Driving around Long Island, it’s most likely you have seen vehicles with a dark sheen of having their windows tinted.
Suffolk County police have said some may have been illegally darkened, but still managed to pass inspection. A 2017 New York State law requires window tint testing during annual motor vehicle inspections, though Suffolk County police had seen an increase in window tint violation summons issued in the two years since the new law took effect.
In response, police conducted a three-month sting operation from November 2018 to January of this year on 11 state inspection stations that were suspected of passing vehicles with illegally tinted windows. One turned out to be an automotive place in Selden.
Police used a decoy vehicle that had tinted windows that blocked 95 percent of light at these inspection stations. Operation Black Glass, as police called the sting operation, found that two of the 11 stations passed the decoy car and issued inspection stickers.
Staria Auto of Selden and Baldwin Automotive of East Patchogue were the two inspection stations that illegally passed the decoy vehicle. The other nine stations correctly did not issue an inspection sticker to the decoy, police said.
Suffolk Police Chief Stuart Cameron provided an explanation of the origins of the operation.
“If a car has illegally tinted windows, it should be failed and taken off the road until the tint is removed and the car is made legal.”
— Stuart Cameron
“Late last year I was driving on the expressway and I was still noticing a significant number of vehicles on the roadways with tinted windows, far more than I would expect to see after this law was in effect for two years,” Cameron said. “I wanted to see what the issue was — why wasn’t this law working like it was anticipated to.”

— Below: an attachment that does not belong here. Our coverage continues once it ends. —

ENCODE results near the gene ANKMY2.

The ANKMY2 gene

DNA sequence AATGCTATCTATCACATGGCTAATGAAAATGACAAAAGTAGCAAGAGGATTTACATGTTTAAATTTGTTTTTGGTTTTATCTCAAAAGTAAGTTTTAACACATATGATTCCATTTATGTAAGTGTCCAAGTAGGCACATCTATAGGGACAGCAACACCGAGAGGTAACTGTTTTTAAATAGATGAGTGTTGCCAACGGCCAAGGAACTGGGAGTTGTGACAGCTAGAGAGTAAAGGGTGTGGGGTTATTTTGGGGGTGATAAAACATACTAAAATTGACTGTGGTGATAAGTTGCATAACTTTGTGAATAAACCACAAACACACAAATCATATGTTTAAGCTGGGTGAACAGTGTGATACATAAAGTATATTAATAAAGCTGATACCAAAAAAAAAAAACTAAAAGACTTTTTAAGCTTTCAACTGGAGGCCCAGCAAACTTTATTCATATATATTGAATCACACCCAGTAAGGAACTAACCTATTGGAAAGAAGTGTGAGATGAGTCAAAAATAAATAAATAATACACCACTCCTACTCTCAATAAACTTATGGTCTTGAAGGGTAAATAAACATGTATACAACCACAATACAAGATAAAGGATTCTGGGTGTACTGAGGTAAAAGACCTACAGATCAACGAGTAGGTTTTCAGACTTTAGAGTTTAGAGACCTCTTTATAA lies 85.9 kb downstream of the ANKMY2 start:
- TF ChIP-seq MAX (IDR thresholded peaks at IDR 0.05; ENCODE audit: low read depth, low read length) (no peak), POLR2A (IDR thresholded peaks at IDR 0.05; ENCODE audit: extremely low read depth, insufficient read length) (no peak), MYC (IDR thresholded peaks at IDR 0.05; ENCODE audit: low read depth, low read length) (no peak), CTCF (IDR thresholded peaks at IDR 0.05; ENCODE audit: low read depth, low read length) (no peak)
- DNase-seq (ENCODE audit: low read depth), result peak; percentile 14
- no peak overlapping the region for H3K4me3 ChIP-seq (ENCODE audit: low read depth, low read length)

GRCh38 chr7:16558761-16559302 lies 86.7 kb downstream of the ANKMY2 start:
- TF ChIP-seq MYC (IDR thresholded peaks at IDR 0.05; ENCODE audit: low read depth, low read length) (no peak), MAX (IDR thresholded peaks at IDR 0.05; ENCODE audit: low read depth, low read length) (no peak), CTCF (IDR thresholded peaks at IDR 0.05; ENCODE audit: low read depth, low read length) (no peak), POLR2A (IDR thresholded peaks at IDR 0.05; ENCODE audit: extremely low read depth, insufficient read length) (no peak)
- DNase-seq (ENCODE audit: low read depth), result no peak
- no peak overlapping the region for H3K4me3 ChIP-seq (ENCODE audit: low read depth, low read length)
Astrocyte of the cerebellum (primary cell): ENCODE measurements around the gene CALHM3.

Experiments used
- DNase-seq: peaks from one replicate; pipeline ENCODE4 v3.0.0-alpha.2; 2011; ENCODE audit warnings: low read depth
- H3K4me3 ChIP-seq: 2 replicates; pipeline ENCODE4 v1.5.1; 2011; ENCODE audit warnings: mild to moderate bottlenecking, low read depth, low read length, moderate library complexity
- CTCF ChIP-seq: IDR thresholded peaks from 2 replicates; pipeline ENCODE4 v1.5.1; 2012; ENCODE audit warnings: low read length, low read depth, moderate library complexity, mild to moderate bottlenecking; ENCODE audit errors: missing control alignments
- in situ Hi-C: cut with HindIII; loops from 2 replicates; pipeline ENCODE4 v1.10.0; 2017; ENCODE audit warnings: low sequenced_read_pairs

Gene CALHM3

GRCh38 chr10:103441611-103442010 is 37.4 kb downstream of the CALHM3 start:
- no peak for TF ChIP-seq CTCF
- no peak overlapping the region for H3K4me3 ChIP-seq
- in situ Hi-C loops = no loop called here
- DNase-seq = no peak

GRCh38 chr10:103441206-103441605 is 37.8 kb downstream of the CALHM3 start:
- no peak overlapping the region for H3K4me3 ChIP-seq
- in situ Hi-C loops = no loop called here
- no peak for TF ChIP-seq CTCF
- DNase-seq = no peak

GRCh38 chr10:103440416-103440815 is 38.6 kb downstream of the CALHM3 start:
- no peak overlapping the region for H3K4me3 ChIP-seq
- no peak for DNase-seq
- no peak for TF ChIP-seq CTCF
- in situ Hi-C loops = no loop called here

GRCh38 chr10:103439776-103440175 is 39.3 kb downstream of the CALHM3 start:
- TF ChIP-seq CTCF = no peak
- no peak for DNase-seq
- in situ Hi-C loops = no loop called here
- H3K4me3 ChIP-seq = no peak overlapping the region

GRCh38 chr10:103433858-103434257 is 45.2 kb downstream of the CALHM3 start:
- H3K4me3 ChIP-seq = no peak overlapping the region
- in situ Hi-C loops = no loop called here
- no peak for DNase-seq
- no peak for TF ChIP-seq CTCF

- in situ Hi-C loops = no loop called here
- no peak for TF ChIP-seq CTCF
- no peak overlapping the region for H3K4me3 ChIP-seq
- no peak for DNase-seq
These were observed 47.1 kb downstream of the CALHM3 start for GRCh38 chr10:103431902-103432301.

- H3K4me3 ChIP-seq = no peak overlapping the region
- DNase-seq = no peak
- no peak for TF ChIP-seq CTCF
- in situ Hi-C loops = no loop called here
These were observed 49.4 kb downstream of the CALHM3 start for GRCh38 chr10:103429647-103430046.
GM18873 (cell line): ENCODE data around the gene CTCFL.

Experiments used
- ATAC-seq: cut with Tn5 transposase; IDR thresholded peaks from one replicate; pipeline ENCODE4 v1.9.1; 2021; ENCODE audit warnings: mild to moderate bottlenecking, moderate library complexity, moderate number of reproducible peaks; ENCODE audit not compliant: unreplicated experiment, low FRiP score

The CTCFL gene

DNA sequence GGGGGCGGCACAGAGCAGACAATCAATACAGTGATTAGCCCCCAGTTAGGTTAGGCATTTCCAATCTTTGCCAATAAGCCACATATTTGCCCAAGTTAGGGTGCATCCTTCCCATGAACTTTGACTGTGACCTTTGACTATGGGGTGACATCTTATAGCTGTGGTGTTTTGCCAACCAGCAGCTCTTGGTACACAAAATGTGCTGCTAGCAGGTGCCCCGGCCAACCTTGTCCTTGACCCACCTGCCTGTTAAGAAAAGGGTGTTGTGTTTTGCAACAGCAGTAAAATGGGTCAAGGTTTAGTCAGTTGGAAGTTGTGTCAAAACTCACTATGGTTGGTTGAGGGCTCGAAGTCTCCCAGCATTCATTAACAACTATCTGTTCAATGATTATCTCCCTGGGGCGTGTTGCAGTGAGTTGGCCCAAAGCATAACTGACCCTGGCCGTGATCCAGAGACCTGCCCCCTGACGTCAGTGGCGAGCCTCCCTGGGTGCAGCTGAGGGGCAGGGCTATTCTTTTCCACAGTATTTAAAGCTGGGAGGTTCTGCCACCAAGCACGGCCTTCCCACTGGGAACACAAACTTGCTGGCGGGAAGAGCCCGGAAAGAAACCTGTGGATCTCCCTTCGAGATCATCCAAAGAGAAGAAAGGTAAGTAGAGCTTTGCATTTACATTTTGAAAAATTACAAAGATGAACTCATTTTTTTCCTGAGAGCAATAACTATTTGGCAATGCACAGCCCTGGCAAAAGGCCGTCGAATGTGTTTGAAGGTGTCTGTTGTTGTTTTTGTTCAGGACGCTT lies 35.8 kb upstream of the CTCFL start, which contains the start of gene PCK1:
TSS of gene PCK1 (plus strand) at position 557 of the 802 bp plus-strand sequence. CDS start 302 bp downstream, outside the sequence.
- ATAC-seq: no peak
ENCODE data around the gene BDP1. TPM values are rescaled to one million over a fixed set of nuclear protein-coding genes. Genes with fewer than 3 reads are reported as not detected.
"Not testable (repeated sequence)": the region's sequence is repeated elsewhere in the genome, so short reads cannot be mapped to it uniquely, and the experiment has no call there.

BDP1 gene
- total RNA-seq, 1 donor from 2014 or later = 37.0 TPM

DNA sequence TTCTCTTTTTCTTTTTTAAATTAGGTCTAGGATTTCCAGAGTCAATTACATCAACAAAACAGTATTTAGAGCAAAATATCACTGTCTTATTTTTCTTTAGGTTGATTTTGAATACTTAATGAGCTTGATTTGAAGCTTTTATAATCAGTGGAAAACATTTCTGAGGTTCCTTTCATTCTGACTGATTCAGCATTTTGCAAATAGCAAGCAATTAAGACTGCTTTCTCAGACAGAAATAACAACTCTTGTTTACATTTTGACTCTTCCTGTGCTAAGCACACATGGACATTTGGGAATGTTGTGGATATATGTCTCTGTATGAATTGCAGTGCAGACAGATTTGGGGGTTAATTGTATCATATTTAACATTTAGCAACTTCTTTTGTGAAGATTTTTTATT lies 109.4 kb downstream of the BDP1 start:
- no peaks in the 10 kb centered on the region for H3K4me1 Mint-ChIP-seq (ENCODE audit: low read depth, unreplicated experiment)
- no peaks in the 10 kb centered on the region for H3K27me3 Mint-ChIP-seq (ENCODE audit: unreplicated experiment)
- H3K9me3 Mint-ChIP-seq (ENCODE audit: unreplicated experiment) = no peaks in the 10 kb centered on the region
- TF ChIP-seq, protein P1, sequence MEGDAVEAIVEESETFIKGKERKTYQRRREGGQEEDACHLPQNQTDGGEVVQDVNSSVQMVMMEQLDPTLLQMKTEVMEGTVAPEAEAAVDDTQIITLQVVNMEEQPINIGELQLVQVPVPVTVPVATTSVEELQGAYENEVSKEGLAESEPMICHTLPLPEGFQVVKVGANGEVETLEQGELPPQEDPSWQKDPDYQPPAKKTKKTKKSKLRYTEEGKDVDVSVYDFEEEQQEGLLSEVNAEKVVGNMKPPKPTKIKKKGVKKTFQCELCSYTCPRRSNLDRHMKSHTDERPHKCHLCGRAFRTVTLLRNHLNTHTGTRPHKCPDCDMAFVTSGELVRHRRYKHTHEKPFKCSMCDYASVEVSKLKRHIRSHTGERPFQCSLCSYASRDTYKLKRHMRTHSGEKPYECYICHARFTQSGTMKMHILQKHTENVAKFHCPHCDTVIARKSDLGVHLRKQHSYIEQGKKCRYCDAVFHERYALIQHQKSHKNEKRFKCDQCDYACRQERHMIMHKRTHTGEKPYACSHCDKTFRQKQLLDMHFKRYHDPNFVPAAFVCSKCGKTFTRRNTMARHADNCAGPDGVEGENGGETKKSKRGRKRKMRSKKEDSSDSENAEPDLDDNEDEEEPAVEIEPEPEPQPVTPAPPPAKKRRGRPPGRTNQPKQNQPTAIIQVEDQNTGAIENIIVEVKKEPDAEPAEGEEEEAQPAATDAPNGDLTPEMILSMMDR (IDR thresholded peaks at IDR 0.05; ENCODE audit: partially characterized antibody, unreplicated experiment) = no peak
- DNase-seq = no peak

County Executive Steve Bellone (D) stressed the issue of officer safety when it comes to illegally tinted windows and traffic stops.
“It’s one of the most dangerous situations a police officer can be involved in because there is extreme unknown,” Bellone said. “The danger associated with traffic stops gets heightened by the fact that there are vehicles on the road that have [these] tinted windows.”
The state requires tinted windows to block only up to 30 percent of light, barring medical exceptions for the driver, officials said.
The offending stations were referred to the NYS Department of Motor Vehicles, which could impose penalties on their inspection licenses.
Police issued close to 6,000 summonses last year, far more than before the new law took effect.
Cameron enlisted the help of the criminal intelligence section and asked them to do a comparison against the window tints summons officers have written, to the inspection stations that had issued an inspection certificate to those cars, to see if there was a pattern.
Eleven inspection stations stood out and were targeted in the sting.
Cameron reiterated officer safety, saying anything could be happening when you can’t see what’s behind these windows.
“[These inspection stations] have an obligation to uphold a New York State law when cars are being brought in to be inspected,” the county police chief said. “If a car has illegally tinted windows, it should be failed and taken off the road until the tint is removed and the car is made legal.”
Bellone said Suffolk residents should not put officers’ safety at risk, for essentially a cosmetic addition to a vehicle.
“It’s not something we are going to tolerate, we are going to do everything to protect officers who are out there protecting us each and every day,” he said.